As I mentioned in one of my posts, I am a very old fart and I haven't kept up with the latest techniques in website design. This is the first website I am designing which hopefully will be responsive. This may also be the last website I ever design because I am just too old to keep with the quickly changing technology.
Sad part is, most of it in terms of good practices HASN'T changed in a decade and a half -- the problem is most of the tutorials, books and people teaching it never pulled their heads out of 1997's backside in the first place. It's how HTML 5 came into being, as it's carefully crafted to set development practices BACK a decade or more.
But yeah, it is hard to keep up; the old IT saying from the '80's comes to mind: "3 years is obsolete, 5 years is the scrapheap."
Which is why many experienced IT folks think a bachelors is a waste of time and money. Only people who know nothing about IT or haven't worked in the field for more than a decade could possibly think a college education in the topic is worth a flying purple fish.
I now have to make this navigation work with drop-down menus. Can anyone point me to tutorial that will help me accomplish this? I have made many of the old conventional websites with drop-down menus in the past, but this is quite different from anything I have done before.
Dropdowns can be very difficult to work with in a responsive layout, particularly if you care about mobile users. Generally speaking I've STOPPED putting them on websites and put sub-navigation into a sidebar instead. Really they are painful to use and are not compatible with the whole "shrink it down for mobile" nonsense. Between "link overload" -- giving the visitor too many options at once, "false simplicity" -- oversimplifying a complex task to the point it's actually harder to use, and "accessibility, what's that?" -- where you get so much CSS and JS going on that in trying to make the page useable on different devices you've made it harder to use on different devices... You might be best off just finding some other way to deliver sub-pages. Keep the main menu simple and direct to the sub-sections, with good old 'drilldown' navigation for the rest of the site.
Basically, it's way too easy now to get too complicated for your own good... and sadly many ridiculously overcomplicated things that make more work are sold to people as making life simpler, faster and easier; the exact opposite of what they actually do. Again, see jQuery, BootStrap, and the vast majority of HTML, CSS and JS frameworks.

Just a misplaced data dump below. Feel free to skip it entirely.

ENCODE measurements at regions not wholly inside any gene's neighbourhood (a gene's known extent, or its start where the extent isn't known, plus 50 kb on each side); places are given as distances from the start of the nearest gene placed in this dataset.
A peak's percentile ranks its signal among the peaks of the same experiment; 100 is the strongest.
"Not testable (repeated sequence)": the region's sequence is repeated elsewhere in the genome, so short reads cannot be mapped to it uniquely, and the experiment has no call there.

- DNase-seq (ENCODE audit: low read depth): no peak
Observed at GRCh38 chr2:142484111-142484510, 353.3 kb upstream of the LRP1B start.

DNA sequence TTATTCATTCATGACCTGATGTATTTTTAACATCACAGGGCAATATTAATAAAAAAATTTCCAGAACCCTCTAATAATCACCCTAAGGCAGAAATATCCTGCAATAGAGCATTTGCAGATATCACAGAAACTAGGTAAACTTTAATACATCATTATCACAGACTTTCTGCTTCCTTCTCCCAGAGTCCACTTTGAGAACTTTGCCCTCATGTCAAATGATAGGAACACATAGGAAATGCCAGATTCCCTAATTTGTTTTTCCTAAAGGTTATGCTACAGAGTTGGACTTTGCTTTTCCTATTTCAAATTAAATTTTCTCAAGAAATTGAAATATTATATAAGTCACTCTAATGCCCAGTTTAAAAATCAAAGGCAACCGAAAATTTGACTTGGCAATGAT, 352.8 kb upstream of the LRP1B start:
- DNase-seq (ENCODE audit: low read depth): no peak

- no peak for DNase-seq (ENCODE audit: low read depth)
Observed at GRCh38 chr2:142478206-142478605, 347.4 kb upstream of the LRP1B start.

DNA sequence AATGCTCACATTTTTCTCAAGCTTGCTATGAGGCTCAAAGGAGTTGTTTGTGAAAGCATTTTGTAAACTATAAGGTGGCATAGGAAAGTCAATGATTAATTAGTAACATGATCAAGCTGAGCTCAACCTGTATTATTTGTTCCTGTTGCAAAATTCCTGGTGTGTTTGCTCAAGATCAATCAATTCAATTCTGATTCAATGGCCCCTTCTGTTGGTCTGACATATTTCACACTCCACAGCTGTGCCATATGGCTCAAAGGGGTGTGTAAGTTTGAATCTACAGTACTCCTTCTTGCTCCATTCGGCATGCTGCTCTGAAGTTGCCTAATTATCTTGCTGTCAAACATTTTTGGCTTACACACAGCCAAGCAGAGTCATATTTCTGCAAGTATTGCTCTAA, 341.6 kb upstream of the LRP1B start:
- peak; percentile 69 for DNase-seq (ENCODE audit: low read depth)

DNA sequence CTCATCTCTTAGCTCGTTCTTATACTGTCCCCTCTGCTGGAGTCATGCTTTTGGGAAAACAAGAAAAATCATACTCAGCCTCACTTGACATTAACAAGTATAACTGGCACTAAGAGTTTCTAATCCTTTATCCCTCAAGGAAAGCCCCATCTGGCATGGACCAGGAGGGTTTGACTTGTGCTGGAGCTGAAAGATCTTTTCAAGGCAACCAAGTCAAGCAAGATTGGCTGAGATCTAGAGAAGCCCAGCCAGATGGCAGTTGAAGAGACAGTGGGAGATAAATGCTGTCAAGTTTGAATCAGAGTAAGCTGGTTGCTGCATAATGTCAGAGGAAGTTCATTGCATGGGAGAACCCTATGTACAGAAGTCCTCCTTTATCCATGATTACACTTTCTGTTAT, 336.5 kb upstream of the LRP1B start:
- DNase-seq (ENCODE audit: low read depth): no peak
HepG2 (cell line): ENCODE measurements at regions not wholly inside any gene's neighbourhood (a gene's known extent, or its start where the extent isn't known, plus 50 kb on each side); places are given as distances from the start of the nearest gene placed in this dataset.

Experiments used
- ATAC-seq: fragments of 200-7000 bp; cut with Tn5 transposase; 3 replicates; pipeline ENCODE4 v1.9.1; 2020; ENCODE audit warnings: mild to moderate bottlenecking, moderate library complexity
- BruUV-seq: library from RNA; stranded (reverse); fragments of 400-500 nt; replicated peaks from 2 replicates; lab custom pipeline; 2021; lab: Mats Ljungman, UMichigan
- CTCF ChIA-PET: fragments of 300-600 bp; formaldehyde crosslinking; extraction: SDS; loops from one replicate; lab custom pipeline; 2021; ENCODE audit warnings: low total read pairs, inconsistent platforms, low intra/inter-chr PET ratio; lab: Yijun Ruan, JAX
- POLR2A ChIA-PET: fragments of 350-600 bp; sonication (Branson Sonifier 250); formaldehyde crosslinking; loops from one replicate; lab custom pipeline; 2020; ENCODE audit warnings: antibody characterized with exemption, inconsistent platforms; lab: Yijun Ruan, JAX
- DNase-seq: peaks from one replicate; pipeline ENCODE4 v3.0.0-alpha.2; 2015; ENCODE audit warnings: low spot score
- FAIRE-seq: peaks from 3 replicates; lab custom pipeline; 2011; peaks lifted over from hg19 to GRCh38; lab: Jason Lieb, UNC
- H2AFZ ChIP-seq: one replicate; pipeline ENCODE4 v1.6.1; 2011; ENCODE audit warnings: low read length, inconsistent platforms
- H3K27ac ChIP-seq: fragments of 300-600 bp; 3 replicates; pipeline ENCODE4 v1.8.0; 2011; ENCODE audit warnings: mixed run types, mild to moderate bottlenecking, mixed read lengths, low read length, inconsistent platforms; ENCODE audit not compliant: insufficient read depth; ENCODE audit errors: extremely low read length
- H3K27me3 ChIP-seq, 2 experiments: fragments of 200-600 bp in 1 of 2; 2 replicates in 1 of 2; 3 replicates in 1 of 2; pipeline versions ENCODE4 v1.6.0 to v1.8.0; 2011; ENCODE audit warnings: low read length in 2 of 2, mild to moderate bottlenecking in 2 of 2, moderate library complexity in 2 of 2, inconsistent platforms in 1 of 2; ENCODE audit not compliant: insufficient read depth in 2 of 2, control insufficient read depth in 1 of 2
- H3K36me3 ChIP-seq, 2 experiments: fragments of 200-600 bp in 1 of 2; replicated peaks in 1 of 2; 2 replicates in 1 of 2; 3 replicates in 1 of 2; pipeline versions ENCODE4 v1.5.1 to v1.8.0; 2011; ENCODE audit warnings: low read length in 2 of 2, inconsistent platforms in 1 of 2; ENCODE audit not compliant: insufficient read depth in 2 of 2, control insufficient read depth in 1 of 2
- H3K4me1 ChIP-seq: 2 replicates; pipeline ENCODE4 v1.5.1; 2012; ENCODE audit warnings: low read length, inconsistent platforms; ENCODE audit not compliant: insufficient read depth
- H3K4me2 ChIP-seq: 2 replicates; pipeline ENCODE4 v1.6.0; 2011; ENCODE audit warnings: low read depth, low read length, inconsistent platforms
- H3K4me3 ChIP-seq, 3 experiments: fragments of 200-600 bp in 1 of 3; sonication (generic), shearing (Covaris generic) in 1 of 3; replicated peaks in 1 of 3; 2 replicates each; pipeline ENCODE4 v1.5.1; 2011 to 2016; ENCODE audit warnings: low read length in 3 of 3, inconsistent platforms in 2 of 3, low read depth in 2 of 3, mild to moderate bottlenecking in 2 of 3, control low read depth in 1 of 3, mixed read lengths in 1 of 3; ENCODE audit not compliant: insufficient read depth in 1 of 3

As pointed out in the above posts, there are many ways of doing things with HTML5 and CSS3. Unless you use it on a daily basis it is difficult to know which is the best path to take.
Particularly CSS3 which has been a total game-changer... though it's not that hard or that complex if - as I keep saying - you know semantic markup, separation of presentation from content, follow accessibility guidelines, build with progressive enhancement so you have graceful degradation, and all the other good practices we're SUPPOSED to have been using the past decade and a half. That many developers still scoff at in ignorance, sleazing out presentational HTML 3.2 and slapping 4 tranny or 5 lip-service on it.
As to the trainwreck known as HTML 5 for the most part there are only a handful of reasons to use it:
1) you REALLY need to deliver video and audio to people dumb enough to throw money away on Apple products just to be told that they don't even own the device and can't run third party software unless it's "approved" by them. Have fun screwing around with four different codec/container combinations like the worst of the late '90's wmp vs. quicktime vs. realplayer nonsense.
2) You're building a web application and are using MANIFEST
3) The client "demands" it because they only know it as a sick buzzword with no clue what it really means other than "5 is greater than 4 so it must be better". In which case you build the page in HTML 4 strict or XHTML 1.0 Strict (the current recommendations) and then slap the 5 lip-service doctype on it when finished.
Apart from that, all HTML 5 does is re-introduce old redundancies, create all new redundancies with allegedly semantic wrappers that serve no legitimate purpose on a site, promote vendor lock-in, and basically undo all the progress HTML 4 Strict was supposed to be about.
After all, there's a reason HTML 4.01 Strict and XHTML 1.0 Strict are STILL the recommendation doctypes, when they are 1998 era ideas. Here's hoping the idiocy known as HTML 5 NEVER becomes a recommendation, or that by the time it does, we'll have a HTML 6 Strict that undoes all the garbage it's pissing on the specification with just like HTML 3.2 before it.